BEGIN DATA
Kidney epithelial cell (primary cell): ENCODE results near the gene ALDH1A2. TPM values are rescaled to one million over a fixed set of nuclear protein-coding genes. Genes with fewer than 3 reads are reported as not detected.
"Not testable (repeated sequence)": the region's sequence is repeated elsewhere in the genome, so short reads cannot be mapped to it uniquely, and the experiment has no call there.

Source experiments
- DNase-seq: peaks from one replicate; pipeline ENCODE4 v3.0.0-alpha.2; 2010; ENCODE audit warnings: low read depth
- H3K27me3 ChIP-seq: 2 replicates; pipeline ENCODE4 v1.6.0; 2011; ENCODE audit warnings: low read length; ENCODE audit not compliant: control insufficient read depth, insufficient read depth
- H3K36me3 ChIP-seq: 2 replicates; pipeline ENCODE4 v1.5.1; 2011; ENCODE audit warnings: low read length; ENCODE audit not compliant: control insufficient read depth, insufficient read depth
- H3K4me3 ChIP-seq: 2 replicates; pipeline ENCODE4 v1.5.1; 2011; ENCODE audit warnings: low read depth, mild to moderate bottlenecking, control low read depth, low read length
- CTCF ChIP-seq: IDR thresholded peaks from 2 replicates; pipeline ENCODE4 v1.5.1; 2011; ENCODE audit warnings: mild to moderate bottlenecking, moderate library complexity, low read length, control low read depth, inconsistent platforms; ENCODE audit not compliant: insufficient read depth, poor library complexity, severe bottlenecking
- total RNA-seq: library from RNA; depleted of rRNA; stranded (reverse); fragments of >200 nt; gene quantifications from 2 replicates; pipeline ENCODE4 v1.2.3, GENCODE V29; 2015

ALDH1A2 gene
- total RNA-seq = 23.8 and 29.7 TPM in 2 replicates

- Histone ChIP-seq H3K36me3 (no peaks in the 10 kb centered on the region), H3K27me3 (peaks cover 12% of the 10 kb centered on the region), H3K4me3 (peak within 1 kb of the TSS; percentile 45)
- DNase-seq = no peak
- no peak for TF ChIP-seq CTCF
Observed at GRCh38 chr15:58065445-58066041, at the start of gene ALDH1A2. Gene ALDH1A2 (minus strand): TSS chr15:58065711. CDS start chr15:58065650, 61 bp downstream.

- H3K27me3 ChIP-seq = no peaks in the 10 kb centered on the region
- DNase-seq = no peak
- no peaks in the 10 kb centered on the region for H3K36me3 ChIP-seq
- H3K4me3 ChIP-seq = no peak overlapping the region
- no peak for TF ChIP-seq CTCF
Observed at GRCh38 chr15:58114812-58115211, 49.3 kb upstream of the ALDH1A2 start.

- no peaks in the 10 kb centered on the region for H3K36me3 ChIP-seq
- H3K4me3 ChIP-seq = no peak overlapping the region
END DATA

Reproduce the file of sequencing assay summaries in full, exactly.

Kidney epithelial cell (primary cell): ENCODE results near the gene ALDH1A2. TPM values are rescaled to one million over a fixed set of nuclear protein-coding genes. Genes with fewer than 3 reads are reported as not detected.
"Not testable (repeated sequence)": the region's sequence is repeated elsewhere in the genome, so short reads cannot be mapped to it uniquely, and the experiment has no call there.

Source experiments
- DNase-seq: peaks from one replicate; pipeline ENCODE4 v3.0.0-alpha.2; 2010; ENCODE audit warnings: low read depth
- H3K27me3 ChIP-seq: 2 replicates; pipeline ENCODE4 v1.6.0; 2011; ENCODE audit warnings: low read length; ENCODE audit not compliant: control insufficient read depth, insufficient read depth
- H3K36me3 ChIP-seq: 2 replicates; pipeline ENCODE4 v1.5.1; 2011; ENCODE audit warnings: low read length; ENCODE audit not compliant: control insufficient read depth, insufficient read depth
- H3K4me3 ChIP-seq: 2 replicates; pipeline ENCODE4 v1.5.1; 2011; ENCODE audit warnings: low read depth, mild to moderate bottlenecking, control low read depth, low read length
- CTCF ChIP-seq: IDR thresholded peaks from 2 replicates; pipeline ENCODE4 v1.5.1; 2011; ENCODE audit warnings: mild to moderate bottlenecking, moderate library complexity, low read length, control low read depth, inconsistent platforms; ENCODE audit not compliant: insufficient read depth, poor library complexity, severe bottlenecking
- total RNA-seq: library from RNA; depleted of rRNA; stranded (reverse); fragments of >200 nt; gene quantifications from 2 replicates; pipeline ENCODE4 v1.2.3, GENCODE V29; 2015

ALDH1A2 gene
- total RNA-seq = 23.8 and 29.7 TPM in 2 replicates

- Histone ChIP-seq H3K36me3 (no peaks in the 10 kb centered on the region), H3K27me3 (peaks cover 12% of the 10 kb centered on the region), H3K4me3 (peak within 1 kb of the TSS; percentile 45)
- DNase-seq = no peak
- no peak for TF ChIP-seq CTCF
Observed at GRCh38 chr15:58065445-58066041, at the start of gene ALDH1A2. Gene ALDH1A2 (minus strand): TSS chr15:58065711. CDS start chr15:58065650, 61 bp downstream.

- H3K27me3 ChIP-seq = no peaks in the 10 kb centered on the region
- DNase-seq = no peak
- no peaks in the 10 kb centered on the region for H3K36me3 ChIP-seq
- H3K4me3 ChIP-seq = no peak overlapping the region
- no peak for TF ChIP-seq CTCF
Observed at GRCh38 chr15:58114812-58115211, 49.3 kb upstream of the ALDH1A2 start.

- no peaks in the 10 kb centered on the region for H3K36me3 ChIP-seq
- H3K4me3 ChIP-seq = no peak overlapping the region